Pursuant to Federal Rule of Civil Procedure 37, "a party may move for an order compelling disclosure or discovery." Fed. R. Civ. P. 37(a)(1). The party seeking to compel discovery has the burden of establishing that its request satisfies the relevance requirement of Rule 26. Soto, 162 F.R.D. at 610. Thereafter, the party opposing discovery has the burden of showing that the discovery should be prohibited, and the burden of "clarifying, explaining, and supporting its objections." DIRECTV, Inc. v. Trone, 209 F.R.D. 455, 458 (C.D. Cal. 2002) (citing Blankenship v. Hearst Corp., 519 F.2d 418, 429 (9th Cir. 1975)).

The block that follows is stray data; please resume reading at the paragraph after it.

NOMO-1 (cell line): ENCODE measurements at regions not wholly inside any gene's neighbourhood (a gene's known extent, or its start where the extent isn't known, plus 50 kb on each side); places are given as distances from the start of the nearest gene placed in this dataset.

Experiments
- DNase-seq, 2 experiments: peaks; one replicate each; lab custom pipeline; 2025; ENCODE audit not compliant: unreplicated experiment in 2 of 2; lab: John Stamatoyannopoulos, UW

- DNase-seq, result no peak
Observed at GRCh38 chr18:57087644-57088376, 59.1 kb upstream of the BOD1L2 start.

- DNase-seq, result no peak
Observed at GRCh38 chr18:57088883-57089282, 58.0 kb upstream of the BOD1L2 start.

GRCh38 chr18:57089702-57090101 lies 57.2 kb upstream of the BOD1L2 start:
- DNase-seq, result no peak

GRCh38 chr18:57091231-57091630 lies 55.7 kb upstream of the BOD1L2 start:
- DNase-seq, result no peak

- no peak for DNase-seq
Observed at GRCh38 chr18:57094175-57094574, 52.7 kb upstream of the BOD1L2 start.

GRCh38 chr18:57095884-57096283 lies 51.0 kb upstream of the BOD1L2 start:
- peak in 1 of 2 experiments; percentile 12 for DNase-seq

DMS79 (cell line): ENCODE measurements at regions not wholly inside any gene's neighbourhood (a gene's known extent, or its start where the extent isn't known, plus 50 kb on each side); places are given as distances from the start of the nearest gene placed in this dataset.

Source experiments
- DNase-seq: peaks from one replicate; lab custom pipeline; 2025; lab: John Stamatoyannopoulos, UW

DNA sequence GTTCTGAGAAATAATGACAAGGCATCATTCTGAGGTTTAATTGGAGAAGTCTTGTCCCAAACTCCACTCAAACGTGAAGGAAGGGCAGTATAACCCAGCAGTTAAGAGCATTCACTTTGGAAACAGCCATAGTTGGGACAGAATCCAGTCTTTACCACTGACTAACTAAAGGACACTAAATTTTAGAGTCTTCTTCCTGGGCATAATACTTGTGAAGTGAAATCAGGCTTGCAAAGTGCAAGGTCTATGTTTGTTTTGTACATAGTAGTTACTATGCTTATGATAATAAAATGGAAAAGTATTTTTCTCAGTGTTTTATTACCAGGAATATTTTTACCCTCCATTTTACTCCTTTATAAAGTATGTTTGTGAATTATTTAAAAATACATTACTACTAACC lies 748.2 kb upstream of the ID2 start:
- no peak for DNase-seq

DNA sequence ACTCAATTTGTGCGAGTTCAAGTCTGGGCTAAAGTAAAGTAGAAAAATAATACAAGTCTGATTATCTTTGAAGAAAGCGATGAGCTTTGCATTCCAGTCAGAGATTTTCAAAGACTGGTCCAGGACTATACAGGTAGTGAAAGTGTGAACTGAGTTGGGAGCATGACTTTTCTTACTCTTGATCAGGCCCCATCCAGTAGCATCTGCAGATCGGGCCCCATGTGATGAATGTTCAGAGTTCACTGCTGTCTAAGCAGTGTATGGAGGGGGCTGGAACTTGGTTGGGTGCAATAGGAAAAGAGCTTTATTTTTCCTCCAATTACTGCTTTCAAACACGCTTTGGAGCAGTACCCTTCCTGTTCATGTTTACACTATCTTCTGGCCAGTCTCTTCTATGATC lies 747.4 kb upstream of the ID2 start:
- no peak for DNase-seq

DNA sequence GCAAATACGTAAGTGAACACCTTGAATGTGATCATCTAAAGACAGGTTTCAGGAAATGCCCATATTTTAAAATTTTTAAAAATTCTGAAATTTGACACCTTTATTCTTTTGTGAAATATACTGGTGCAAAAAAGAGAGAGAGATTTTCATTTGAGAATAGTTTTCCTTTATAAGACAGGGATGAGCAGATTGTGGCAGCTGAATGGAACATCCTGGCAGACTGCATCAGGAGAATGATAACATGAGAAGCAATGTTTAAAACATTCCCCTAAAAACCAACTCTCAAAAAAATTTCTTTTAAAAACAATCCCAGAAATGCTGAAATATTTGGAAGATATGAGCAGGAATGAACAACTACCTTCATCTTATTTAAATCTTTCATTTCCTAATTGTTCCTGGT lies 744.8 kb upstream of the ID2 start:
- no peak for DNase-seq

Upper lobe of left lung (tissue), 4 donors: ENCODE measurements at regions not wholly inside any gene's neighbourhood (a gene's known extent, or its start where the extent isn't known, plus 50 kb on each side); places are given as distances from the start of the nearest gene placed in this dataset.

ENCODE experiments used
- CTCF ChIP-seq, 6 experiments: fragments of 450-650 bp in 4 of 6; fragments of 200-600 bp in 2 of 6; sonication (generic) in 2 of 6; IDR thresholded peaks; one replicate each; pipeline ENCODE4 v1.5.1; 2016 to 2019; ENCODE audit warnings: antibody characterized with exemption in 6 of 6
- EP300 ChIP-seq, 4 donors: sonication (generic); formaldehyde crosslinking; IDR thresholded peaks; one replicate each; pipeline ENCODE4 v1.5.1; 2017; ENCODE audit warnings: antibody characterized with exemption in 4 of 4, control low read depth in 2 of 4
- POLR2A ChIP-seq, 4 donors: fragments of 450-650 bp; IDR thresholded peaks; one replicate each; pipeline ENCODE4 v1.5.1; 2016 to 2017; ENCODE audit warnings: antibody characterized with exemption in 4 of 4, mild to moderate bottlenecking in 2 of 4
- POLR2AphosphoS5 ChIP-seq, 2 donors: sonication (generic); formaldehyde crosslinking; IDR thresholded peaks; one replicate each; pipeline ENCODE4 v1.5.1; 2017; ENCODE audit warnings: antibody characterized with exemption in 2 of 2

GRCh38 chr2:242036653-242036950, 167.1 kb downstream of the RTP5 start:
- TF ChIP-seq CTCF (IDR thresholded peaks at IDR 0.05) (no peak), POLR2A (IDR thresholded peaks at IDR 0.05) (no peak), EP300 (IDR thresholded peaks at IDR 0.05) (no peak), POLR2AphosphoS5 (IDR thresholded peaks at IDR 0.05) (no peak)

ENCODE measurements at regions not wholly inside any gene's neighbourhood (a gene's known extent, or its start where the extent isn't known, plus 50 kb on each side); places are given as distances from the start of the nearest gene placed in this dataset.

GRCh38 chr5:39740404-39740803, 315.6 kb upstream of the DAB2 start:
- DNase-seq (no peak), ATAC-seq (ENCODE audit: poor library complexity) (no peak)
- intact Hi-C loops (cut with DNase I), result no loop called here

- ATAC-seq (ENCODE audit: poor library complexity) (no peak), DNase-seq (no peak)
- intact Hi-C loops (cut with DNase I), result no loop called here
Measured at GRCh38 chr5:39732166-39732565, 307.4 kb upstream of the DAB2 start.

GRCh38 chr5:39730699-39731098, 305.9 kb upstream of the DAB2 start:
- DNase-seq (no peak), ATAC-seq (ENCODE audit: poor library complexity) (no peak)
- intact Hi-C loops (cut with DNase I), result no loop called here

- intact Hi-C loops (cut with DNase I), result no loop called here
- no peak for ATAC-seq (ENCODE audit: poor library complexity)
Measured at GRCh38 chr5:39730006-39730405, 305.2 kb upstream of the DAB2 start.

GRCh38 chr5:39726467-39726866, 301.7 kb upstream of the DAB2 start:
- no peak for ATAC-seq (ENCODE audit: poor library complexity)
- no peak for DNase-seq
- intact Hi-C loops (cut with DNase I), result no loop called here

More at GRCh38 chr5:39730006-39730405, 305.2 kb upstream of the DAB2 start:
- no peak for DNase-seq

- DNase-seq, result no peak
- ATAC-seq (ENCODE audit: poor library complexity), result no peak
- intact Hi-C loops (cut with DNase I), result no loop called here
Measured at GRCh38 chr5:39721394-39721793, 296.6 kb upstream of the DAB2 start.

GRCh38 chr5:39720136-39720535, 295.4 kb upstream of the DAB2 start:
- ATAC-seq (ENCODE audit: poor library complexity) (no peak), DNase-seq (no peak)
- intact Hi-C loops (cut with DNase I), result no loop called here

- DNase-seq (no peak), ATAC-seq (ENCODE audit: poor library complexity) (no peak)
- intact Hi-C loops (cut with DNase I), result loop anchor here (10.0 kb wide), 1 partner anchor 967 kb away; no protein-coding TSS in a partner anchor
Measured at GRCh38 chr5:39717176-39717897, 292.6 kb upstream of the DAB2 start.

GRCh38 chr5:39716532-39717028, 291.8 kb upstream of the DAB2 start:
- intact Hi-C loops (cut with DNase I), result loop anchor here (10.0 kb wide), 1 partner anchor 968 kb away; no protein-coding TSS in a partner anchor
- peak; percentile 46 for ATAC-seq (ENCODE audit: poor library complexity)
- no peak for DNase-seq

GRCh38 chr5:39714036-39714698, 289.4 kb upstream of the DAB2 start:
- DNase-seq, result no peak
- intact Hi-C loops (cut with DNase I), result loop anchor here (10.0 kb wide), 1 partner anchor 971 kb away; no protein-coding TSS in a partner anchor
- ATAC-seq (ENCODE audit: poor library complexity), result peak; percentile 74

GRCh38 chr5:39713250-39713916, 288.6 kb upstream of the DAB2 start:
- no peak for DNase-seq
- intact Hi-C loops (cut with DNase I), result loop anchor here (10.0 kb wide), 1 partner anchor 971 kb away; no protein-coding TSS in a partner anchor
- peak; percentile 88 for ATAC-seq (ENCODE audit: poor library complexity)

Plaintiff seeks to compel Defendant to produce "each 8D, G8D, 14D, 6-Panel, or other reporting method, including drafts and unfinished or informal versions, that refers to the . . . Electronic Throttle Control in Class Vehicles."*fn1 Pl.'s Mot. at 3 & ECF No. 39-2, Exh. A at 7, Plaintiff's Second Set of RFPs. According to Plaintiff, the 8D, 14D and 6-Panel documents are "reporting methods" (also referred to as summaries or standardized reports) used by Defendant to gather information when vehicle-related problems arise. Pl.'s Mot. at 2. Plaintiff argues that the documents she seeks are relevant because they will provide information that will aid in determining if a defective ETC system caused the large number of surging and stalling incidents that have occurred, and when Defendant first learned about the defect. Pl.'s Reply at 4. Plaintiff further argues that Defendant's statements that it has "produced all summaries related to the Electronic Throttle Control to the extent they also pertain to unstable idle speed control" does not satisfy Plaintiff's request because it improperly limits the scope of the produced reports to those involving "unstable idle speed control" when the alleged surging and stalling may involve other issues or be described in other ways. Finally, Plaintiff contends that Defendant should not be excused from producing the requested discovery because the request is too burdensome because Defendant has failed to provide enough information to properly assess the burden. Id. at 8. Plaintiff asks that the Court overrule Defendant's objections and require Defendant to search for and produce all requested documents within thirty days. Id. at 11.